image-i-nations trésor

Palm Sunday, Year A – 2023

They watched, they observed, they noticed…
They listened, they wondered, they were puzzled…

“Who is this?…”

The passers by, the bystanders, the curious,
The leaders, too, of course,
They could not but ask themselves, ask one another:

“Who is this?…”

The crowd answered –
they had seen, they had heard, they had witnessed…

He is the one eating with sinners and tax collectors,
He is the one asking water from a Samaritan woman,
He is the one who fed a crowd of people with five loaves and two fishes,
He is the one who calmed a mighty storm on the lake of Tiberias,
He is the one who made his friends catch an amazing lot of fish,
He is the one who had his feet washed by a woman during a meal at Simon’s, the Pharisee,
He is the one who gave sight to a man born blind,
He is the one who made a man walk who had been a cripple for thirty-eight years,
He is the one who raised the daughter of Jairus, and the son of the widow of Naim,      
He is the one who claimed that, in God’s kingdom, the first will be last and the last will be first,
He is the one who told people, if they did not become like children, they would not enter God’s kingdom,
He is the one who affirmed that God is his Father,
He is the one who said we should call God ‘our Father’,
He is the one who taught that, unless we forgive one another, God will not forgive us.

He is the one… God in our midst… God one of us…

So unlike what people had waited for…
So far from what many imagined…
So different from our expectations…

SO MUCH LIKE GOD – God himself, indeed.

References of the gospel scenes:
Matthew 9:11   John 4:7   John 6:1-14   Matthew 4:39   Luke 5:4-11   Luke 7:36-50   John 9:1-38   John 5:1-17  Matthew 9:25-26   Luke 7:11-17   Matthew 20:16   Matthew 18:3   John 10:36   Matthew 6:9   Matthew 6:14-15  

Note: Another text is available on a different theme, in French at:


Source: Image: The Poetry of R.E. Slater


Feast of the Holy Trinity, Year C – 2022

One day, I heard someone say with much conviction: “We must let God be God!”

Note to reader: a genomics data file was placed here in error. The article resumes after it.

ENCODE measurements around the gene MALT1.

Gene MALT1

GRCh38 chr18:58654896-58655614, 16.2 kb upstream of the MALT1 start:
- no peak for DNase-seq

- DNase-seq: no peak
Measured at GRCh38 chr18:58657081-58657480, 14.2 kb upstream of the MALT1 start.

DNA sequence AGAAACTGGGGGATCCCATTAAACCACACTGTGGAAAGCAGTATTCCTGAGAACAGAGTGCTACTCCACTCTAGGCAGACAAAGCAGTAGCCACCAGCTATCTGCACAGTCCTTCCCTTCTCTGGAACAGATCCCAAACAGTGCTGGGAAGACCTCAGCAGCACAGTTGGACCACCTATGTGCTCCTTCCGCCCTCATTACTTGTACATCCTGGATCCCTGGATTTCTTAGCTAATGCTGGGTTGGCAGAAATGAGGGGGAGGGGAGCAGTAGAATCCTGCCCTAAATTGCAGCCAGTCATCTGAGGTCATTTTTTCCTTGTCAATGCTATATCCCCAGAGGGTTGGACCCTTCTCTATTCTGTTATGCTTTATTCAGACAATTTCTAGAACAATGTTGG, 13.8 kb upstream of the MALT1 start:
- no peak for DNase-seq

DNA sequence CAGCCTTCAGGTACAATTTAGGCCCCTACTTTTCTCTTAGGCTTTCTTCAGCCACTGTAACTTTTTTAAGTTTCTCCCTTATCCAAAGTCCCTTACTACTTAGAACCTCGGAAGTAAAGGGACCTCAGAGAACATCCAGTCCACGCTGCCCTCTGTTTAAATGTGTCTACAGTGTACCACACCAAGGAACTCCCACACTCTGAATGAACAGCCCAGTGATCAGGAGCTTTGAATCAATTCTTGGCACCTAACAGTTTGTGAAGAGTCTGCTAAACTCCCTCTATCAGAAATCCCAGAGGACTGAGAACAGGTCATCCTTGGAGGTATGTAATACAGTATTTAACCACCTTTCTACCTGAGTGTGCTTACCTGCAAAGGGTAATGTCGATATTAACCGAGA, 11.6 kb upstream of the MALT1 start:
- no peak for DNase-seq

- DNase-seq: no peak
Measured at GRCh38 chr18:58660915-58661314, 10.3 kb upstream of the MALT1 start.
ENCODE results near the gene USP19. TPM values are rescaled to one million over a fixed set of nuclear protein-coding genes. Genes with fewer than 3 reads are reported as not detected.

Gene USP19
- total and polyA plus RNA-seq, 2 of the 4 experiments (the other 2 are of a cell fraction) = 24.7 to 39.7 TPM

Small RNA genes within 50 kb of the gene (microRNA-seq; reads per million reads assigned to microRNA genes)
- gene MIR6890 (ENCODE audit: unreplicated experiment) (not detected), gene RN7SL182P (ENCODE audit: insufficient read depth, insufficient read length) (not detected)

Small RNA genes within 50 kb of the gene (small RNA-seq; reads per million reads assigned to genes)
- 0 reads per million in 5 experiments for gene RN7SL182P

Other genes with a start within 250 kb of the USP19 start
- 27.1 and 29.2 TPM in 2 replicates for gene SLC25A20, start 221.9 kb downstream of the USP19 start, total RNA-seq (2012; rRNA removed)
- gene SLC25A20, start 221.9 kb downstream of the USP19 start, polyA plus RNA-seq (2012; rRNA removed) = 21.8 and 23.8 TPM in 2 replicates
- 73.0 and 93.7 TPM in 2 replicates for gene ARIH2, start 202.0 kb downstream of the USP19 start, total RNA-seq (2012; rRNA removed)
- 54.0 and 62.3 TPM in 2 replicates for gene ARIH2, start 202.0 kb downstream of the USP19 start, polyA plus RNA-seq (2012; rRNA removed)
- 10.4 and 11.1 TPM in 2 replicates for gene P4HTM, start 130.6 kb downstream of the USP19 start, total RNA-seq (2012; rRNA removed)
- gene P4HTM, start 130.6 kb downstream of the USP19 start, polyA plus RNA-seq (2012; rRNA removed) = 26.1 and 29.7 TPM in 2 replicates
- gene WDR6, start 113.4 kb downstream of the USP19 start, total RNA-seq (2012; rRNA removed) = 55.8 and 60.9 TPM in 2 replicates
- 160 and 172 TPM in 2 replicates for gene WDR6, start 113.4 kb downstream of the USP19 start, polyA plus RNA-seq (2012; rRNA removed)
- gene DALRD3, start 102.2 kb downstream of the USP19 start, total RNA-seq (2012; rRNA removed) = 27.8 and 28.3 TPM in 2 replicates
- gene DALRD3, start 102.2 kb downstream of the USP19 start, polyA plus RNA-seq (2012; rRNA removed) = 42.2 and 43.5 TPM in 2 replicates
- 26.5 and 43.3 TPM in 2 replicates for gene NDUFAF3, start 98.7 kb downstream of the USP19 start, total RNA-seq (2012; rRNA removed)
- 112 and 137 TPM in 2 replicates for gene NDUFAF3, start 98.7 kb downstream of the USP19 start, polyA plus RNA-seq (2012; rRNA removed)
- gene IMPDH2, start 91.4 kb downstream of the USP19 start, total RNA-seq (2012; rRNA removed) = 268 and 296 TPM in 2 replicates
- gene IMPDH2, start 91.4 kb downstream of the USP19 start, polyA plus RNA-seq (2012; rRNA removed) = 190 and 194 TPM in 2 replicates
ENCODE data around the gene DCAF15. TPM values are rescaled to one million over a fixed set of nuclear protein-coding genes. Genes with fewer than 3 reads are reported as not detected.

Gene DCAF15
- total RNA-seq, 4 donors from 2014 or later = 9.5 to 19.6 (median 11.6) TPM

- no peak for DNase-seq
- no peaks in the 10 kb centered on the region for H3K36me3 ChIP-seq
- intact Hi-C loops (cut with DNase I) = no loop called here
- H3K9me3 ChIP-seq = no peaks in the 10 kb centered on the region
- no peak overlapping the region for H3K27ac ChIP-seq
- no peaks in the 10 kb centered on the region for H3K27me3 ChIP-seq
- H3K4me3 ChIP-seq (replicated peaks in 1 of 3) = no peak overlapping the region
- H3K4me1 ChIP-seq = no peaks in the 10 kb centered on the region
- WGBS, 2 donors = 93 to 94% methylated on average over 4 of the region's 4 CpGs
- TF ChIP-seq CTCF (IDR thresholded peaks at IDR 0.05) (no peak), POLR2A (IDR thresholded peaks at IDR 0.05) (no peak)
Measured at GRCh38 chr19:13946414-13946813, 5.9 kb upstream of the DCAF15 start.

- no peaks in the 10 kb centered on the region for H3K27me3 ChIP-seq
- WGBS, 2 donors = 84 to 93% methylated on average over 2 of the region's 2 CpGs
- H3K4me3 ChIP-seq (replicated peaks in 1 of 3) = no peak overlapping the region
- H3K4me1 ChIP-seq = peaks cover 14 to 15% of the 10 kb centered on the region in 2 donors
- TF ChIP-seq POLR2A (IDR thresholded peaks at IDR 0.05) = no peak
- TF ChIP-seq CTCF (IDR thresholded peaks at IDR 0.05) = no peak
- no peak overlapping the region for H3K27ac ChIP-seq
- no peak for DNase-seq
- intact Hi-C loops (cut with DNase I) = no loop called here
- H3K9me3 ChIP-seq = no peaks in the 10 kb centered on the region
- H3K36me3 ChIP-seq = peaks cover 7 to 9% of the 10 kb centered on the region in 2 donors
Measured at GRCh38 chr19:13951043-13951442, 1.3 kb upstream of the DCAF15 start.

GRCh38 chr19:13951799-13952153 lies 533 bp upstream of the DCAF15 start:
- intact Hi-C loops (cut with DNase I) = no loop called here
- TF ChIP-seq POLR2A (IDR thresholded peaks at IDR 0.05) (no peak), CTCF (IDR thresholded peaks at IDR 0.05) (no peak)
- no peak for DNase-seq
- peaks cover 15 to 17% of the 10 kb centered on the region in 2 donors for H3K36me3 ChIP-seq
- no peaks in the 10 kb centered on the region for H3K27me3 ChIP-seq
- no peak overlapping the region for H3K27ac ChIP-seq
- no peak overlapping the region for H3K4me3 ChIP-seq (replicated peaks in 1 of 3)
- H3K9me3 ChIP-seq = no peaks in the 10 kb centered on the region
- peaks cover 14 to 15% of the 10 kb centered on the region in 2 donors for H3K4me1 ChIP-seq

Perhaps this is what today’s celebration is meant to remind us of: Let God be God…

Accept that God is…
so much greater than we can picture,
so much wiser than we can understand,
so much more powerful than we can realize,
so much more surprising, than we can imagine,
so much beyond all that our human mind can perceive…

Today’s feast of the Holy Trinity is the celebration that:

God is a Father relating in a unique way to his Son, a relationship lived within their common Spirit.
We cannot imagine, understand or realize this – no human being can.
But this statement must be corrected –
one human being has understood: Jesus, he who was truly one of us,
God-made-man, God-become-human.

While we do not understand God,
because of Jesus, through him, we share in God’s life.

As we are told in the 2nd reading, in the letter that Paul wrote to the Christians of Rome (Romans 5:1-5):

“God’s love has been poured out into our hearts through the Holy Spirit, 
who has been given to us.”
This reveals the real meaning of what we believe,
of who God is,
and of what he has made us to be!


Note: Another reflection, on a different theme, is available in French at:


Source: Image: YouTube 


15th Sunday of Year B

Bible translations vary one from the other – some use rather strong language while others may opt for expressions with softer overtones.
I always find it interesting to read the same text in different translations; it can be quite enlightening.

Today’s 1st reading (15th Sunday of Year B – Amos 7:12-17), tells us of the prophet Amos’ vocation.
One text reads as follows: “The Lord called me away from my flock and told me, ‘Go…’ ”
Another says: “The Lord took me from my flock and told me, ‘Go…’ ”
Still another tells us: “The Lord seized me from my flock and told me, ‘Go…’ ”
“The Lord called…
The Lord, took…
The Lord seized…”
To be ‘seized’ by God is… quite an experience!
Some of you reading these lines could vouch for that…
It was something unexpected, perhaps, but you do remember the day, even the place, where it happened.
And, from then on, your life has not been the same again…

Such an intervention by God is not a reward.
It has not either the coronation of our efforts.
It is not the sign of some achievement or success on our part.
In fact, it often carries an implicit ‘warning’ that things may not be easy in the future.

The kind of warning Jesus gives his apostles as he sends them to people (today’s gospel: Mk.6:7-13).
Like Amos before them, they too may be rejected together with Go’s message they are bringing.

But being seized by God is a unique experience and goes beyond all that we could imagine or hope for!
It is worth all the hardships and the struggles.

Note: Another reflection is available in French on a different theme at:

Source: Images: Ernest Angley Ministries

Feast of the Body and Blood of Christ, Year A

Hungering for more…

Walking across the desert…
Food given as yet unknown…
Life beyond the present…
A body more than the flesh…

Hungering for more…

Something else, something more –
So much deeper, more satisfying, more enduring…

“The Lord led you in the wilderness to test you and know your inmost heart…
to test you and so make your future the happier.”   (Dt.8:2-3,14-16)
This is what today’s feast of the Body and Blood of the Lord evokes…
The bread – the Body – is meant for a com-union = a union with Him who wants our happiness –
something beyond all we could imagine or dream of.

“He who eats my flesh and drinks my blood
lives in me and I live in him.” (Jn.6:56)
THIS is… the MORE!…

Source: Images:,